New Jersey Democrat Bob Menendez overcame lingering doubts about his integrity and a stronger-than-expected challenge from Republican Bob Hugin to win re-election on Tuesday.
New Jersey hasn’t elected a Republican to the Senate in 46 years, but the ethical cloud that hovered over Menendez put his bid for another term in doubt this year. He was indicted in 2015 on charges including bribery and fraud stemming from allegations that he engaged in a quid pro quo relationship with a friend ― advancing the man’s business interests and in return accepting an array of gifts, including luxury trips abroad.
A judge declared a mistrial in the case last year because of a hung jury, and the Justice Department decided against retrying Menendez. In April, however, he was “severely admonished” over the matter by the Senate ethics committee.
The allegations ― which Menendez, 64, consistently denied ― resulted in a surprisingly close Democratic primary race earlier this year, as well as a backhanded endorsement by The Star-Ledger editorial board just days before the election that urged voters to “choke it down” and vote for the incumbent.
The editorial in the state’s most prominent newspaper opined that the Senate race offered “the most depressing choice for New Jersey voters in a generation, with two awful candidates whose most convincing argument is that the other guy is unfit to serve.”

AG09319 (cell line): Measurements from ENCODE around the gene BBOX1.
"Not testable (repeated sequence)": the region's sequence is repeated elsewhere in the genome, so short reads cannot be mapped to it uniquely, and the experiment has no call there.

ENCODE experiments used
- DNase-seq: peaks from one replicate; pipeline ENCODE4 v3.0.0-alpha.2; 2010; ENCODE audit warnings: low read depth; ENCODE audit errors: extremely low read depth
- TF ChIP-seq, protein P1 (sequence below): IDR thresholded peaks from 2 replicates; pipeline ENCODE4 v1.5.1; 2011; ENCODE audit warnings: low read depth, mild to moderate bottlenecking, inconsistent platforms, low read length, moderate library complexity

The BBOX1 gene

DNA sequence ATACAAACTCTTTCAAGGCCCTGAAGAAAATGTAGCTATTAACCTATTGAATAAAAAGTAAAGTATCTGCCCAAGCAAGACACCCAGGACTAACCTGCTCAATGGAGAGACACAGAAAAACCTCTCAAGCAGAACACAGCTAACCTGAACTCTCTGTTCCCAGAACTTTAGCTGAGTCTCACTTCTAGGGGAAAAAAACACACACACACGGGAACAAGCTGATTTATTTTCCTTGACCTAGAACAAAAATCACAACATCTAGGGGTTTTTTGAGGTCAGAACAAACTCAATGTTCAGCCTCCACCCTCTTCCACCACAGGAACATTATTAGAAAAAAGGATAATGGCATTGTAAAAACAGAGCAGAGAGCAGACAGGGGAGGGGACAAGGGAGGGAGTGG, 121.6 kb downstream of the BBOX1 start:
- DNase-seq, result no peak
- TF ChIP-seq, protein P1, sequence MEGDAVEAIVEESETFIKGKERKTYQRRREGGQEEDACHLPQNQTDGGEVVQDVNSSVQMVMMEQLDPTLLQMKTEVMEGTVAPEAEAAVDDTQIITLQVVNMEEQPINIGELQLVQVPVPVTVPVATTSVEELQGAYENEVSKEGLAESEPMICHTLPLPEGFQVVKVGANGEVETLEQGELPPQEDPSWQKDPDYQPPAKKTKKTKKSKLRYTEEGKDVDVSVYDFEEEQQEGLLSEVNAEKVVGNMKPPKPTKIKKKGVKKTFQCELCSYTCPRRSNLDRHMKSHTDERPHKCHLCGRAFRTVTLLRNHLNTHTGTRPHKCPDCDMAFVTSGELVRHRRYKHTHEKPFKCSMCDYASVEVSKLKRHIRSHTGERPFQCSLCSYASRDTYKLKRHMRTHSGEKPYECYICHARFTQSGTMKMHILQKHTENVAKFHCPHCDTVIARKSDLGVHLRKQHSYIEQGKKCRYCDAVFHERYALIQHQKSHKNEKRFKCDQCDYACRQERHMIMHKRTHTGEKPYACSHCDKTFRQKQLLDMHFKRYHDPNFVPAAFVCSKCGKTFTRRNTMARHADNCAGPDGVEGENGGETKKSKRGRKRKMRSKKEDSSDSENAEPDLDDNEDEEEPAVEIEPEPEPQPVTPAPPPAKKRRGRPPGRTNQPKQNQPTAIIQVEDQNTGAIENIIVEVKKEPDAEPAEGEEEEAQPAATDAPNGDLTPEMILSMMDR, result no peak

The paper concluded that Menendez, first appointed to his seat in early 2006, was the better choice because he could be counted upon to stand up to President Donald Trump.
Hugin, 64, a wealthy former CEO of a biopharmaceutical company who poured millions of dollars into his own campaign, made the corruption charges that Menendez had fended off a huge part of his message. Late in the race, he also released a scathing ad that brought up old prostitution allegations against Menendez that were never substantiated.
“It’s a lie, Bob. You know it’s a lie,” Menendez said to Hugin during a debate last month.
Hugin’s record also gave Democrats ample opportunity to go on the attack. During his time as CEO of Celgene, for example, the company raised U.S. prices by 20 percent for its Revlimid cancer drug while cutting them by 45 percent in Russia.
His ties to Trump also became campaign fodder: he was a New Jersey delegate to the 2016 Republican National Convention, served as finance chair for Trump’s campaign in the state and donated hundreds of thousands of dollars to pro-Trump groups.
“I’m not a Trump Republican, I’m an independent Republican,” Hugin insisted at their October debate, calling for more moderate immigration policies than the president has advocated and backing efforts to combat climate change. The businessman also criticized Trump’s tax cut for putting a cap on the state and local tax deduction, which has hurt many Garden State residents.
Given the money Hugin poured into his candidacy, Democratic outside groups were forced to spend millions in support of Menendez in the race’s final weeks ― precious resources that could have gone to battleground races elsewhere. Republicans gleefully mocked the Democratic groups for having to help bail out Menendez in what should have been an easy race.
Republican National Committee spokesman Michael Ahrens said that Senate Minority Leader Chuck Schumer (D-N.Y.) was “robbing from battleground races to save his corrupt pal, decreasing the already minuscule chance they had to regain the Senate majority.”
Ultimately, Trump’s deep unpopularity in a bright blue New Jersey may have been the saving grace for Menendez.